A US appeals court ordered further review of a case against the environment regulator's withdrawal of restrictions that could block the project's development

Bristol Bay Alaska - liveyourlife - Shutterstock 1051380227

Development of the Pebble mine has been opposed due to its potential environmental impact on the prized Bristol Bay salmon-fishing area (Credit: liveyourlife/Shutterstock)

A legal battle over the proposed Pebble mine in south-west Alaska is set to continue after a US appeals court sent a case over regulatory process back to a lower court for further judicial review.

The 9th US Circuit Court of Appeals partially reversed a district court ruling made last year, which had dismissed a lawsuit challenging a US Environmental Protection Agency (EPA) withdrawal of restrictions that could have pre-emptively blocked development of the mine.

The Pebble project, which proposes to develop significant deposits of copper, gold, molybdenum, silver and rhenium in Alaska, has faced stiff opposition amid concerns over its environmental impact, and was last year denied a permit to development by the US Army Corps of Engineers.

An appeal against that decision is separately underway.

In 2019, the EPA withdrew a proposed determination of the Clean Water Act issued in 2014 under the Obama administration that could have restricted mining activity around the Bristol Bay fishing area, where the Pebble mine is planned to be built.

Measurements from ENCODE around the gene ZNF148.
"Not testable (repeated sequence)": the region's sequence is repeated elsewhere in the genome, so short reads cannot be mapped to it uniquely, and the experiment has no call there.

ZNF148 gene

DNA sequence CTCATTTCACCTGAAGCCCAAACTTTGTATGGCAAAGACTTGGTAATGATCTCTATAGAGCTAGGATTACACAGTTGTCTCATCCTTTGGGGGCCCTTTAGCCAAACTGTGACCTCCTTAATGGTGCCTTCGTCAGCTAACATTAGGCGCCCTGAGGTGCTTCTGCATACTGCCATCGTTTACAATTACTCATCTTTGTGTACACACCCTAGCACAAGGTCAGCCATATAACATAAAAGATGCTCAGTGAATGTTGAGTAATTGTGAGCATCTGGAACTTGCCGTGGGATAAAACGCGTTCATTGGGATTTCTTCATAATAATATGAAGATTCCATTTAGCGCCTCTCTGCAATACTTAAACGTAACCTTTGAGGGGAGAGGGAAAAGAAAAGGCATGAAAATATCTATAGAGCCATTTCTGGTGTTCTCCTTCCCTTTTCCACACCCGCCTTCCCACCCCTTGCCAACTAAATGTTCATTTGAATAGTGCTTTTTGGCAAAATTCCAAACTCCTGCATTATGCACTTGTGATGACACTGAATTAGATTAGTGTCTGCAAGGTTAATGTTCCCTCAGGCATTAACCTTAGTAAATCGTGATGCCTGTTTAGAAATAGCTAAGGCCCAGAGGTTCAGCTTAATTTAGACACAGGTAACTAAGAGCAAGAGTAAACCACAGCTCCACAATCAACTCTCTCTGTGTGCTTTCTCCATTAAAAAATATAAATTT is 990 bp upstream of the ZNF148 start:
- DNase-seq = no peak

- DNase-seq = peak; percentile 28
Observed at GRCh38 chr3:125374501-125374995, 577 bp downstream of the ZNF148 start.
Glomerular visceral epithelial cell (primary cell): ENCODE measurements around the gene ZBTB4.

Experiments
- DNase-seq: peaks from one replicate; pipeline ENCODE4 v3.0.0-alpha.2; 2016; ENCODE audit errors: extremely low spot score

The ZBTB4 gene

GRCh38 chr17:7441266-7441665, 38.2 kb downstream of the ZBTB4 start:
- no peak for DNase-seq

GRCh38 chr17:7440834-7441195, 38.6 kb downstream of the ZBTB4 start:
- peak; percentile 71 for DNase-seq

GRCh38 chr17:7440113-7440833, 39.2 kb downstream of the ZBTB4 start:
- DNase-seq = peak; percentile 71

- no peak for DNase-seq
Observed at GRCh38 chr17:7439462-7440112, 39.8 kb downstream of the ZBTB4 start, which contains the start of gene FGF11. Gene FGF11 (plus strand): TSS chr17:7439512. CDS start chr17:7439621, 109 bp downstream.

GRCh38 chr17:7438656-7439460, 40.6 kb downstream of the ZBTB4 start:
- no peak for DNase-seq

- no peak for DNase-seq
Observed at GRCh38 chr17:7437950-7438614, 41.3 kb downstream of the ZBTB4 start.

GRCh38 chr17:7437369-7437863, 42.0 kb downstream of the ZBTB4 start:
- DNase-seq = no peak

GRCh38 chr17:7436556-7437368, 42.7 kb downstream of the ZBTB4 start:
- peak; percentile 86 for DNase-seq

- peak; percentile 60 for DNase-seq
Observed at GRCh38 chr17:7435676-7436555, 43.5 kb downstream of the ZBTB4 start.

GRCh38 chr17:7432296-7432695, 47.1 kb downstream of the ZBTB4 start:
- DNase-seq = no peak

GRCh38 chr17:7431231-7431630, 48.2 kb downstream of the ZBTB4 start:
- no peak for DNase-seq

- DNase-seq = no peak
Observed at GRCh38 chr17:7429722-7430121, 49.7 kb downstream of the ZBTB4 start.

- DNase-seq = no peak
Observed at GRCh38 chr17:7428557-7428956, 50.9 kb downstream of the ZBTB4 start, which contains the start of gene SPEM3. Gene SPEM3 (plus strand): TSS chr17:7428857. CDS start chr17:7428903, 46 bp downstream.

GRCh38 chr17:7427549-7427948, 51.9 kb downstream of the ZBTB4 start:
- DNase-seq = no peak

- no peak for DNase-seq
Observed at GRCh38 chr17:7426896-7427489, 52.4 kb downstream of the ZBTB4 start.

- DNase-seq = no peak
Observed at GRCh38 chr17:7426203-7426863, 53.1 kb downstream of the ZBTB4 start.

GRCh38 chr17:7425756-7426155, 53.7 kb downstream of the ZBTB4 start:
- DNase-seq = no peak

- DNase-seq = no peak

Opponents of the agency’s decision, led by campaign group Trout Unlimited, filed a legal challenge with a district court in Alaska calling for judicial review of the EPA’s action, but a judge ruled there was no basis for such a review to be made.

Now, a panel of judges in the court of appeals says there are in fact grounds for a judicial review under the Administrative Procedure Act, and has told the district court to reconsider the case.

The ruling stated further proceedings should be held “to determine whether the EPA’s withdrawal was arbitrary, capricious, an abuse of discretion, or contrary to law”.


Pebble mine court challenge divides opinion

The judicial panel was divided in its assessment, however, with Judge Daniel Bress dissenting that the majority opinion “inserted courts into what was supposed to be the preliminary stages of a discretionary agency review process”.

Trout Unlimited welcomed the ruling, saying it “puts an important process back on track” for safeguarding the Bristol Bay region and “ensuring the proposed Pebble mine doesn’t resurface again”.

Chris Wood, CEO of Trout Unlimited, said: “This is a significant win for Bristol Bay. Building a mine in the headwaters of some of the best wild salmon habitat on earth has never made sense, and that’s why we have fought the proposed Pebble mine in the courts, in Congress, and in administration after administration.

“This decision brings us another step closer to permanent protections for this place and all who depend on it.”

Northern Dynasty Minerals, the Canadian mining company backing the Pebble project, said the ruling means “the case must now be heard and judged on its merits” by the Alaskan federal district court, adding it expects the EPA’s original decision to be upheld.

Company CEO Ron Thiessen said: “The split decision by the Ninth Circuit does not strengthen the plaintiffs’ case. Accordingly, we believe the federal government should prevail when the case is ultimately heard, so long as the court’s final decision is based on the merits of the arguments presented.”